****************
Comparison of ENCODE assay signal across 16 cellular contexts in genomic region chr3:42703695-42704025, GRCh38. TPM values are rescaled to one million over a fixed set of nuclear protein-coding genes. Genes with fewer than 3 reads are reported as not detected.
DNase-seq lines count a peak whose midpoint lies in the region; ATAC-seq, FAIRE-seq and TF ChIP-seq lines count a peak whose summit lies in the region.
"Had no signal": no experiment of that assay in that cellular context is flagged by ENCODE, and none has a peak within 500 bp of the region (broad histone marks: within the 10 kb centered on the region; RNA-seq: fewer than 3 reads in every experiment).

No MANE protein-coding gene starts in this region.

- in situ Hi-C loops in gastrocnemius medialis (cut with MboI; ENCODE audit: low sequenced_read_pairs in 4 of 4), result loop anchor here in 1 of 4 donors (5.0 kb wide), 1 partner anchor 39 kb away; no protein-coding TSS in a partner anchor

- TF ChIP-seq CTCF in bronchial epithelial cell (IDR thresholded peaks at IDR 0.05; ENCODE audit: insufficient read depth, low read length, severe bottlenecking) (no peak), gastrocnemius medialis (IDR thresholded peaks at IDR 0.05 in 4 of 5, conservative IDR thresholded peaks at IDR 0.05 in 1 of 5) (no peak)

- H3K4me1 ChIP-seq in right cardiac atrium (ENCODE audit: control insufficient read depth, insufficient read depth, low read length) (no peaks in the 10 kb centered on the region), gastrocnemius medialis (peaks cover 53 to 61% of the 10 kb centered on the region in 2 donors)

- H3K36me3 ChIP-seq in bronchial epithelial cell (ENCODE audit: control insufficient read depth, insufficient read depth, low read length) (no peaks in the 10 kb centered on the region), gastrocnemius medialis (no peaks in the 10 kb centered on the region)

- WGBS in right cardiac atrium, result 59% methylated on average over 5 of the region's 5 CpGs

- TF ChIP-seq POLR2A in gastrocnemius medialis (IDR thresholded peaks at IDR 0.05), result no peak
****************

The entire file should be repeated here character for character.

Comparison of ENCODE assay signal across 16 cellular contexts in genomic region chr3:42703695-42704025, GRCh38. TPM values are rescaled to one million over a fixed set of nuclear protein-coding genes. Genes with fewer than 3 reads are reported as not detected.
DNase-seq lines count a peak whose midpoint lies in the region; ATAC-seq, FAIRE-seq and TF ChIP-seq lines count a peak whose summit lies in the region.
"Had no signal": no experiment of that assay in that cellular context is flagged by ENCODE, and none has a peak within 500 bp of the region (broad histone marks: within the 10 kb centered on the region; RNA-seq: fewer than 3 reads in every experiment).

No MANE protein-coding gene starts in this region.

- in situ Hi-C loops in gastrocnemius medialis (cut with MboI; ENCODE audit: low sequenced_read_pairs in 4 of 4), result loop anchor here in 1 of 4 donors (5.0 kb wide), 1 partner anchor 39 kb away; no protein-coding TSS in a partner anchor

- TF ChIP-seq CTCF in bronchial epithelial cell (IDR thresholded peaks at IDR 0.05; ENCODE audit: insufficient read depth, low read length, severe bottlenecking) (no peak), gastrocnemius medialis (IDR thresholded peaks at IDR 0.05 in 4 of 5, conservative IDR thresholded peaks at IDR 0.05 in 1 of 5) (no peak)

- H3K4me1 ChIP-seq in right cardiac atrium (ENCODE audit: control insufficient read depth, insufficient read depth, low read length) (no peaks in the 10 kb centered on the region), gastrocnemius medialis (peaks cover 53 to 61% of the 10 kb centered on the region in 2 donors)

- H3K36me3 ChIP-seq in bronchial epithelial cell (ENCODE audit: control insufficient read depth, insufficient read depth, low read length) (no peaks in the 10 kb centered on the region), gastrocnemius medialis (no peaks in the 10 kb centered on the region)

- WGBS in right cardiac atrium, result 59% methylated on average over 5 of the region's 5 CpGs

- TF ChIP-seq POLR2A in gastrocnemius medialis (IDR thresholded peaks at IDR 0.05), result no peak